One of the most powerful collection tools that a creditor has is the ability to take a part of a person’s wages by obtaining a court order known as a garnishment or a wage assignment. Most people want to repay the money that they owe and would happily do so if they could. But that is not always possible. That’s when a collection agency or the original creditor (the people you owe money to) act in the courts to seize funds from you so they can get paid. These collection efforts may be legal and allowed, but they can make you feel frustrated.
Learning more about these topics will help prepare and guide you to understanding the options available to you to fight back if one of these legal actions occur and put a major dent in your paycheque.
What is a Garnishment?
A garnishment is the result of a court action, where the judge issues legal paperwork ordering your employer to turn over a portion of each of your pay slips to the creditor you owe money to. This action continues until the debt is paid in full. Your employer must deduct the money from each pay and send it to the creditor. There are two steps that a creditor must follow before they can take your wages with a garnishment:
- The creditor must properly serve a lawsuit on you (this can be “served” by someone handing you the order)
- The creditor must obtain a judgment from the court (this occurs sometime after the lawsuit is served to you)
Once you are properly served, you usually have 21 days in which you can reply in writing to the court defending your actions (can defend the lawsuit which means that the creditor can only get a judgment by reaching a settlement with you or by winning a judgment at a court hearing. If you do not defend the lawsuit and do not respond to it in writing, the creditor can obtain a judgment very easily. This is called a “default judgment.” When this happens, a garnishment on your paycheck is almost certain. And once your payroll department receives the default judgement order they must comply with it.
It’s important to be aware that the CRA (the Canada Revenue Agency) does not have to follow these legal steps to garnish your wages for any taxes owing to them. Once CRA has assessed that you as a taxpayer owe them money, they can simply send their garnishment order directly to your employer (this is known as a “Requirement to Pay”).
What is a Wage Assignment?
A wage assignment is an agreement that is made with a creditor (signed by you) which allows your wages to be taken if you don’t pay the loan. Wage assignments are common with payday loans and credit union loans. A company with a wage assignment can simply send a copy of what you signed, directly to your employer, who then takes money off your paycheck. Wage assignments are not regularly used but they do occur in some circumstances. Be careful what you agree to when you take out a loan – you may be accidentally authorizing the payday loan firm to seize funds without having to go to court to get them, right from your employer!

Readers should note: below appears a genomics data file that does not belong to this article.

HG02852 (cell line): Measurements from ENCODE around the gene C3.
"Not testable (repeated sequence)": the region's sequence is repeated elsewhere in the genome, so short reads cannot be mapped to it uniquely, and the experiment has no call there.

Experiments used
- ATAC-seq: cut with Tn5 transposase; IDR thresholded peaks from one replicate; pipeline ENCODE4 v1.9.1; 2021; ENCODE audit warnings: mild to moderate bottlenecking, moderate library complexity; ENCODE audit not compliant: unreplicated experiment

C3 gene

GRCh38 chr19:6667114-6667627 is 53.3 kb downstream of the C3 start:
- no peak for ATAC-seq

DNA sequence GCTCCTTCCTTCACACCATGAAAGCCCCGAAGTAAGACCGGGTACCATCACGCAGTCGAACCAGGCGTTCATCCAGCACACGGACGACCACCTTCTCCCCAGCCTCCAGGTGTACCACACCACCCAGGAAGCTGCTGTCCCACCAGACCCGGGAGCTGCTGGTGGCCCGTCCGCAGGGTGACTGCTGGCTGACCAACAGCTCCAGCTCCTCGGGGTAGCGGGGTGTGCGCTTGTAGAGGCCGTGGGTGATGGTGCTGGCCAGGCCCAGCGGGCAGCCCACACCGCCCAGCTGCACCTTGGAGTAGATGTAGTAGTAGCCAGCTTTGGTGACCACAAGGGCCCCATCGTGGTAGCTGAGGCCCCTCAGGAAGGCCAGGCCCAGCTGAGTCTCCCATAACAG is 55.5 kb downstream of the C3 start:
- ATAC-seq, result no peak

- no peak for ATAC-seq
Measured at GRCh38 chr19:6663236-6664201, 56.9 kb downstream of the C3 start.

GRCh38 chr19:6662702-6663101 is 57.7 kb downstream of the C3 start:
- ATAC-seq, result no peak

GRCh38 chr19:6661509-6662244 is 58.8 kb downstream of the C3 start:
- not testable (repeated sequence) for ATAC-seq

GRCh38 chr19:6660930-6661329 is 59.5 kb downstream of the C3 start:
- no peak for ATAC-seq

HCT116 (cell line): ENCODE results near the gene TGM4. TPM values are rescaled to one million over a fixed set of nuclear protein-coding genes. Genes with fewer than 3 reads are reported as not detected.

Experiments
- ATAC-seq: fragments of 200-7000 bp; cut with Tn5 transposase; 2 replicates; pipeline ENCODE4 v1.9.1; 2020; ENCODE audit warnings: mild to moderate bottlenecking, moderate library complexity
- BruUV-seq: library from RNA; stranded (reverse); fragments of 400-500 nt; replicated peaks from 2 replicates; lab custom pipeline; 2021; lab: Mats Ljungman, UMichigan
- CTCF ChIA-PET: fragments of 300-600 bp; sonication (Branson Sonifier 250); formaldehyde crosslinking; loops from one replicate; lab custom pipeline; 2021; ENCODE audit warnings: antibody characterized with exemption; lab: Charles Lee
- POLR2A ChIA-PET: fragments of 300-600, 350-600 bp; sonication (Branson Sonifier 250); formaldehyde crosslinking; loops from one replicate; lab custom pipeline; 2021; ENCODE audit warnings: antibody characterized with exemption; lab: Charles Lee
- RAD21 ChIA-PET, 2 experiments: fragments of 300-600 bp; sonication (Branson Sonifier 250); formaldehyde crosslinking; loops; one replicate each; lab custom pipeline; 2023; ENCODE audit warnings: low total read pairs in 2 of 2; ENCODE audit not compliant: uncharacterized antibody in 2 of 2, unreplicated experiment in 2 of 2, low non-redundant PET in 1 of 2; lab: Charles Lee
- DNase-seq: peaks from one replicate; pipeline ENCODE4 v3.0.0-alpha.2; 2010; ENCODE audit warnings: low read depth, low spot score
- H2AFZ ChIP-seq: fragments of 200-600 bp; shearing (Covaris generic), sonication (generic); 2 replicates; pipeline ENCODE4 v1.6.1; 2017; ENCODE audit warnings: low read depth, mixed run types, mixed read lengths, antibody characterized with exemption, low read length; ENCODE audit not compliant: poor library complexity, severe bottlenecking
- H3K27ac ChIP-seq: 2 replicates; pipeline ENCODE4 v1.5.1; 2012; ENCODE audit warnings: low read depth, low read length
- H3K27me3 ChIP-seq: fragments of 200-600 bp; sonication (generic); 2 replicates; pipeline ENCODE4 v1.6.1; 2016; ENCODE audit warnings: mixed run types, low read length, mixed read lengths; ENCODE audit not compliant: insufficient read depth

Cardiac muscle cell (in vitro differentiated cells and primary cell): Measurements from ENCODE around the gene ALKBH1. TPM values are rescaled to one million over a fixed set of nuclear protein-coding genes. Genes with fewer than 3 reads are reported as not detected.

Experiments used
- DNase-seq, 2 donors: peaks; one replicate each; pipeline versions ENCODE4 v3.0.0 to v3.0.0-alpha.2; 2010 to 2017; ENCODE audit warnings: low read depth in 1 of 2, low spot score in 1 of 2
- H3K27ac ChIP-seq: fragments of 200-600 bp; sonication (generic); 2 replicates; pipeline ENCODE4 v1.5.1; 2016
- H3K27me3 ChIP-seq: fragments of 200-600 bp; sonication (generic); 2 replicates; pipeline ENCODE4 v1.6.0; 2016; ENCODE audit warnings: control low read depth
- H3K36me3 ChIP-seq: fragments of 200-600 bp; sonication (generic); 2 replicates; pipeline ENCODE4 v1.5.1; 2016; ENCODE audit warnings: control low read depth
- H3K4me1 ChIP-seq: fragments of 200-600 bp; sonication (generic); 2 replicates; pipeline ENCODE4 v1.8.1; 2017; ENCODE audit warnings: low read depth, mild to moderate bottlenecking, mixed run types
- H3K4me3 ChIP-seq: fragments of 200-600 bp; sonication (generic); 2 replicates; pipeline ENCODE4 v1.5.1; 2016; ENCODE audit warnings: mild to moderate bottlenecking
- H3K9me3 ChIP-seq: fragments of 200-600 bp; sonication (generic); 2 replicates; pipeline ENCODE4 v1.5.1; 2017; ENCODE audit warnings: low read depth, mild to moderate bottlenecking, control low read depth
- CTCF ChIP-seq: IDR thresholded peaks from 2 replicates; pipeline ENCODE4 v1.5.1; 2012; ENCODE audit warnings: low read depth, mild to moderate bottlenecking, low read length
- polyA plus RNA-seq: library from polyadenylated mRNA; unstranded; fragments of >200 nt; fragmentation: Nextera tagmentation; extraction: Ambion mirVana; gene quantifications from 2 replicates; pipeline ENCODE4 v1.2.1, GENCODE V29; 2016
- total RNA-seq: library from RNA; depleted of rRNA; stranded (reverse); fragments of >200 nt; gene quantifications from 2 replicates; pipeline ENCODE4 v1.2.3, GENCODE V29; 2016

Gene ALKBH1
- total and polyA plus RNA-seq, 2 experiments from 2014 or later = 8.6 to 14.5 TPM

How to Stop a Garnishment or Wage Assignment
If your wages are being seized by a garnishment or a wage assignment and you cannot afford to pay the debts owing, you may have some options to try to stop the process, including:
1. Set Aside the Judgment
A lawyer’s services can be engaged, and that lawyer can let you know if the garnishment or judgment was obtained improperly. A lawyer may also give you advice on whether it is possible to ask the court to set aside the judgment, stop the garnishment, and/or allow you to defend the lawsuit.
2. Negotiate with the Creditor
Most creditors with a judgment (which usually has the additional court fees the creditor had to pay tacked on to it) are not willing to remove the garnishment until the debt is paid in full. However, you can ask the creditor if they are willing to withdraw the garnishment and work with you to come up with an affordable payment plan to pay back the debt. You should always keep a paper trail of any deals made. If the garnishment is for a tax debt, you may wish to ask a tax professional if it is possible for them to negotiate with CRA on your behalf to stop a Requirement to Pay, waive penalties and interest, and/or come up with a more affordable payment plan.
3. Cancel the Wage Assignment (Ontario)
Since wage assignments are not enforceable in Ontario under the Wages Act (except for credit unions), it may be possible to send a letter to your employer and the creditor requesting that they cancel/void the wage assignment. Your employer will likely stop taking money from your wages once a wage assignment is stopped. Remember that the debt still needs to be paid, otherwise the creditor has the right to bring a lawsuit against you if it’s not paid or settled to their satisfaction.
4. Bankruptcy or Consumer Proposal
Filing for bankruptcy or a consumer proposal legally stops a garnishment, a wage assignment and a CRA Requirement to Pay order. Once a bankruptcy or consumer proposal is filed, the Licensed Trustee sends a legal “hold” document called a Stay of Proceedings to the creditor and to your employer to cease seizure of your pay. This means that by law, the garnishment or wage assignment must stop, including Requirements to Pay by CRA.
Most creditors, including CRA, are open to settling the debts in a consumer proposal for less than the full amount. If any debts are owing like credit cards, loans or income taxes, it is often best to speak with one of our licensed insolvency trustees to determine all the options available to you, including your legal right to file a consumer proposal or a bankruptcy to resolve your debt pressures. Click on the FREE CONSULTATION button, below, or give us a call today. We are here to listen – and to help you!